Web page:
a belligerent if he would and has not the sense or position to make him a dangerous conspirator; is willing to take the oath of allegiance.
Second. Henry G. Thurber, Oldham County, Ky., eighteen miles from Louisville; twenty-six years old; carpenter by trade; was going South because (as he says) he feared he would be arrested as he had voted the State Rights ticket. Probably he was going to enlist, because he did not feel safe in Kentucky after the arrest of Governor Morehead. He is now willing to take the oath of allegiance.
Third. Frank M. Crow, Oldham County, Ky. ; twenty-four years old; has a wife now in Kentucky; no property and no influence. His case is just the same as Thurber's in all respects. Will take the oath.
Fourth. Joseph W. Griffith, Oldham County, Ky. ; thirty-six years old; no family; journeyman cabinetmaker. Was going to Tennessee because as he says "I was informed that I was to be arrested for having some time before belonged to the State Guard, which was disbanded. " Says he joined the State Guard supposing he would be paid and was to defend Kentucky. When it was disbanded found he was mistaken. Will take the oath.
Fifth. Anderson McDowell, Oldham County, Ky. ; forty-eight years of age; no wife, four children. A farmer, on shares, owning no land or other property. Was going South for the reason as he says that he feared arrest, having voted State Right in the election. His politics are--to go with the people of Kentucky. Will take the oath.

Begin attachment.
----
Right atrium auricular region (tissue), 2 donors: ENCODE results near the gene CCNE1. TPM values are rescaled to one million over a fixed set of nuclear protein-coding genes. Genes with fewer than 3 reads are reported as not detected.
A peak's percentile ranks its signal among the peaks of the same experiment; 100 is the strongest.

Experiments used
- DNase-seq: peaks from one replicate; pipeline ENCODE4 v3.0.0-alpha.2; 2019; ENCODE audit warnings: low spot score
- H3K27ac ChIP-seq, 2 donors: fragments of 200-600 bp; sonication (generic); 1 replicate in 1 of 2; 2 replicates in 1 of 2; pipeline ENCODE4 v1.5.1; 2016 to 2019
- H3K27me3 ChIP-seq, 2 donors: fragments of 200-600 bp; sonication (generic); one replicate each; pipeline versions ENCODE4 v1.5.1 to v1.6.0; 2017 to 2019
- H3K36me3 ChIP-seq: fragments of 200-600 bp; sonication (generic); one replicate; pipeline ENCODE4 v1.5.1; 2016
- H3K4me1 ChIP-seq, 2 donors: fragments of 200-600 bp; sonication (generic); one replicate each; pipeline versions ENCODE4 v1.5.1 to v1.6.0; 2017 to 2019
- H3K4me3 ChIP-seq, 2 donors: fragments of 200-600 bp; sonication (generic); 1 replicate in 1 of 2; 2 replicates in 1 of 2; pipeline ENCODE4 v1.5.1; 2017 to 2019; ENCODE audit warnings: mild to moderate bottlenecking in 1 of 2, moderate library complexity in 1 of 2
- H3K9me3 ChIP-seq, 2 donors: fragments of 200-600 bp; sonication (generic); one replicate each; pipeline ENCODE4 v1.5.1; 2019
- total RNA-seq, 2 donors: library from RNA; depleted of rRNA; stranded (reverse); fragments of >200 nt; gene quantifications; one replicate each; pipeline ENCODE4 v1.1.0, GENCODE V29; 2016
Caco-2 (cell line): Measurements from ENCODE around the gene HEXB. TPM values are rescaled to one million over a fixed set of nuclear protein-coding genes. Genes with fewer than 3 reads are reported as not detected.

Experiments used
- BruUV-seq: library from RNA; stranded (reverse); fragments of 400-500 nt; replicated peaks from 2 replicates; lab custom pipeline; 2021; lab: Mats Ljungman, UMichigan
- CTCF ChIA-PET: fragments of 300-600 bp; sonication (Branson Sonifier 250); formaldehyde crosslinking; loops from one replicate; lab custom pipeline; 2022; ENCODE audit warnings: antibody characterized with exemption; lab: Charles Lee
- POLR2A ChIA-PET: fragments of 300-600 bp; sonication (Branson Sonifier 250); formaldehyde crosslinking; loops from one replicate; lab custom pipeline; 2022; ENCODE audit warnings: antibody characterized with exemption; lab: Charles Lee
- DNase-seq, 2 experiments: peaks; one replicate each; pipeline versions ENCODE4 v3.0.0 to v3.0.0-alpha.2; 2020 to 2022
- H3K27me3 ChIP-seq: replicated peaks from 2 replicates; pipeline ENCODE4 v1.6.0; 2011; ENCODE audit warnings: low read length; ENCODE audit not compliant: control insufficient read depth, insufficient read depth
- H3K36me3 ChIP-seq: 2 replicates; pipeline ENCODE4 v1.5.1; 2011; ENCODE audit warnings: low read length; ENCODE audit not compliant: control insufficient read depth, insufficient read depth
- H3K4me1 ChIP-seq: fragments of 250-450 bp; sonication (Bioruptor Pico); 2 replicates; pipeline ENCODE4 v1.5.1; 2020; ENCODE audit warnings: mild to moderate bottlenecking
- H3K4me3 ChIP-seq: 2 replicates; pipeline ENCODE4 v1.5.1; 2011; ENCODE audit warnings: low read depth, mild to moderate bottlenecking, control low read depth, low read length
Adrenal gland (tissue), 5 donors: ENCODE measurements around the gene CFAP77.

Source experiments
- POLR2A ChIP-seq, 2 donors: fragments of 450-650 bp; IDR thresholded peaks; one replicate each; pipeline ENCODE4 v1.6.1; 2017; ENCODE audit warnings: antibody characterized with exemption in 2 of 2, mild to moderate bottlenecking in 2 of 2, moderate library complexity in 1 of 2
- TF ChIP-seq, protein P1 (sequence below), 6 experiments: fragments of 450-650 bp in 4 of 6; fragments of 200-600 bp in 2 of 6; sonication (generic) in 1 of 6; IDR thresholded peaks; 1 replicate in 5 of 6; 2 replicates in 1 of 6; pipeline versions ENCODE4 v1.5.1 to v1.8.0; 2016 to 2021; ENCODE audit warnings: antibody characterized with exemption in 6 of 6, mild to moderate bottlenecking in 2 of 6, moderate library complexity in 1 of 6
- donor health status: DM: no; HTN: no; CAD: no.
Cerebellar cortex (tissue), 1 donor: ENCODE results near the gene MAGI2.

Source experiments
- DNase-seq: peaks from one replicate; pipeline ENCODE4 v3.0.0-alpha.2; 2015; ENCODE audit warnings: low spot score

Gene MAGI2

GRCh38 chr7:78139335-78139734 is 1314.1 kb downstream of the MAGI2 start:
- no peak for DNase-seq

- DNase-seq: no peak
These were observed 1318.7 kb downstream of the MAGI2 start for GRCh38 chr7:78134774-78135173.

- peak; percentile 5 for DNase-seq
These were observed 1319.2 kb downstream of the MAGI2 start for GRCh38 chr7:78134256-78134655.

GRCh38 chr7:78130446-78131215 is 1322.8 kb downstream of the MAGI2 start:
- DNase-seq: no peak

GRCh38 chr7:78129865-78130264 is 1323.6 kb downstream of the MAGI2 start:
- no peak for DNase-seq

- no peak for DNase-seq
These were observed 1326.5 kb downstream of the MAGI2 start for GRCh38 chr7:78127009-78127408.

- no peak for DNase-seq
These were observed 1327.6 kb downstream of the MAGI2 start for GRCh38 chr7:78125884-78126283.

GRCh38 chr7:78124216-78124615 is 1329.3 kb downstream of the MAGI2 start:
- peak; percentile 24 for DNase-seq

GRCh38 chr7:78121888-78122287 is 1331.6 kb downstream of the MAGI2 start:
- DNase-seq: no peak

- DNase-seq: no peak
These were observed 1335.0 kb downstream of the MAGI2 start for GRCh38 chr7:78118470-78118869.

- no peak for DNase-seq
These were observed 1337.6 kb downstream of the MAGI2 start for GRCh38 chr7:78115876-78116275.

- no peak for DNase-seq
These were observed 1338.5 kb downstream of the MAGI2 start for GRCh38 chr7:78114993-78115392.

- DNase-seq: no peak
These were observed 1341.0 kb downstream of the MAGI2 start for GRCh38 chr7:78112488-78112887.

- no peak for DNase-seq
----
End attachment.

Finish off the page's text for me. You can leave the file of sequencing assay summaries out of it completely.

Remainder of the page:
Sixth. John W. Robards, of Harrodsburg, Ky. ; twenty-one years old; is ignorant. Has supported his mother and two sisters as well as he could by working at farm work for wages. When arrested he says he was going to Warren County to get work. Has little intelligence and no politics. In no respects a dangerous man. Will take the oath. Says he always was ready to take it.
Seventh. Stephen H. Wooldridge, Harrodsburg, Ky. ; twenty-nine years old; no family; occupation, overseer of farm work on plantation; no property; works for wages; been some time tout of employment and is destitute. When arrested he was from home, going as he says to see if he could get work. Thinks the old Government better than the new one. This man has more sense than the last, but is a very common man. Never had any objection to taking the oath; has none now.
Eighth. Joseph T. McFeal, of Harrodsburg, Ky. ; thirty-seven years old; has wife and four young children; journeyman cabinetmaker. When arrested was going South because as he says he was informed and believed that all of his political opinions were to be imprisoned. Wished the Union preserved then and now, but agreed with Governor Morehead in thinking that it could only be done any concessions. Left home from fear, and would be glad to take the oath as he would now be safe in Kentucky.
Ninth. Joseph Back, Marion County, Ky. ; forty-four years of age; mill-wright by trade; does jobs and farms a little on hired land; has wife and four children; very poor; no property of any kind. This man is very stupid. Says he when drunk started South with some other men. When he got sober backed out and went home and was arrested at his home. Has not the sense to understand the meaning of the contest. Will take the oath.
Tenth. Lewis S. Holsclaw, or Hetzclaw, or Hodsclaw. He does not know how to spell his name. From near Louisville; thirty-two years old; no family; carpenter by trade; very little property and no intelligence or influence. When arrested says he was going to Hickman to visit friends, but probably was going to Tennessee. Never was in favor